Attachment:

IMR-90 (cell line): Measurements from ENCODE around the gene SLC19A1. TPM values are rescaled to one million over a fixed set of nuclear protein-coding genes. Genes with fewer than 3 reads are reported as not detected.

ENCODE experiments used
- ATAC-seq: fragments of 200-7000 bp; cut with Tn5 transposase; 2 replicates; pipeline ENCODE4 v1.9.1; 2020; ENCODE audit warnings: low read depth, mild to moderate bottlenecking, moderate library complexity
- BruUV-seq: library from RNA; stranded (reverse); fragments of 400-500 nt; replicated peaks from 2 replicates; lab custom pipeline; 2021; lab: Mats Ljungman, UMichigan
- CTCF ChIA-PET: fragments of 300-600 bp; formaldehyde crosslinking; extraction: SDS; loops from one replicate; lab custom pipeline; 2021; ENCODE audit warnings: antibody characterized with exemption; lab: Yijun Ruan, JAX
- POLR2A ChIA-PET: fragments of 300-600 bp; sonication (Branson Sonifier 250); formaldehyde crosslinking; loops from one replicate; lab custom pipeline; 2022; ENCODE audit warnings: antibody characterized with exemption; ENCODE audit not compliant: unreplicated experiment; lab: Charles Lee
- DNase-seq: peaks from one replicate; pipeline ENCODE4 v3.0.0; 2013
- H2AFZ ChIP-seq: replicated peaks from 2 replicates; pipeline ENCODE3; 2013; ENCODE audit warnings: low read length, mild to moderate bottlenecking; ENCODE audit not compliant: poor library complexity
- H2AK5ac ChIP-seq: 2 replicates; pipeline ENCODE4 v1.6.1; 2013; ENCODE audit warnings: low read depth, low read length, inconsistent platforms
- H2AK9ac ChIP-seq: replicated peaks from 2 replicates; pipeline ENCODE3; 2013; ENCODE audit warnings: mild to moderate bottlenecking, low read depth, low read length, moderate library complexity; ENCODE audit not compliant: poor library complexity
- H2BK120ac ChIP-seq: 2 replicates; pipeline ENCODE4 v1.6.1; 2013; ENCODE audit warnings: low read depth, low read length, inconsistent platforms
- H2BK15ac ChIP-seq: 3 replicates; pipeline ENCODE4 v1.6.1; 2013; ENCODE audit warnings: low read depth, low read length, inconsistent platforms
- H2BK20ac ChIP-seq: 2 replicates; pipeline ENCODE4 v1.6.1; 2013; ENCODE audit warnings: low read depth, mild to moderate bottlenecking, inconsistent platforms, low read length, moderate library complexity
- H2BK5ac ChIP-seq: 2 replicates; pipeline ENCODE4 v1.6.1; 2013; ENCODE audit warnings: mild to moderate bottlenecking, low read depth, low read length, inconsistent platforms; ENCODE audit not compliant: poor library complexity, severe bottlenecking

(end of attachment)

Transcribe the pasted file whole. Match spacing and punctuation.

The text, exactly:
IMR-90 (cell line): Measurements from ENCODE around the gene SLC19A1. TPM values are rescaled to one million over a fixed set of nuclear protein-coding genes. Genes with fewer than 3 reads are reported as not detected.

ENCODE experiments used
- ATAC-seq: fragments of 200-7000 bp; cut with Tn5 transposase; 2 replicates; pipeline ENCODE4 v1.9.1; 2020; ENCODE audit warnings: low read depth, mild to moderate bottlenecking, moderate library complexity
- BruUV-seq: library from RNA; stranded (reverse); fragments of 400-500 nt; replicated peaks from 2 replicates; lab custom pipeline; 2021; lab: Mats Ljungman, UMichigan
- CTCF ChIA-PET: fragments of 300-600 bp; formaldehyde crosslinking; extraction: SDS; loops from one replicate; lab custom pipeline; 2021; ENCODE audit warnings: antibody characterized with exemption; lab: Yijun Ruan, JAX
- POLR2A ChIA-PET: fragments of 300-600 bp; sonication (Branson Sonifier 250); formaldehyde crosslinking; loops from one replicate; lab custom pipeline; 2022; ENCODE audit warnings: antibody characterized with exemption; ENCODE audit not compliant: unreplicated experiment; lab: Charles Lee
- DNase-seq: peaks from one replicate; pipeline ENCODE4 v3.0.0; 2013
- H2AFZ ChIP-seq: replicated peaks from 2 replicates; pipeline ENCODE3; 2013; ENCODE audit warnings: low read length, mild to moderate bottlenecking; ENCODE audit not compliant: poor library complexity
- H2AK5ac ChIP-seq: 2 replicates; pipeline ENCODE4 v1.6.1; 2013; ENCODE audit warnings: low read depth, low read length, inconsistent platforms
- H2AK9ac ChIP-seq: replicated peaks from 2 replicates; pipeline ENCODE3; 2013; ENCODE audit warnings: mild to moderate bottlenecking, low read depth, low read length, moderate library complexity; ENCODE audit not compliant: poor library complexity
- H2BK120ac ChIP-seq: 2 replicates; pipeline ENCODE4 v1.6.1; 2013; ENCODE audit warnings: low read depth, low read length, inconsistent platforms
- H2BK15ac ChIP-seq: 3 replicates; pipeline ENCODE4 v1.6.1; 2013; ENCODE audit warnings: low read depth, low read length, inconsistent platforms
- H2BK20ac ChIP-seq: 2 replicates; pipeline ENCODE4 v1.6.1; 2013; ENCODE audit warnings: low read depth, mild to moderate bottlenecking, inconsistent platforms, low read length, moderate library complexity
- H2BK5ac ChIP-seq: 2 replicates; pipeline ENCODE4 v1.6.1; 2013; ENCODE audit warnings: mild to moderate bottlenecking, low read depth, low read length, inconsistent platforms; ENCODE audit not compliant: poor library complexity, severe bottlenecking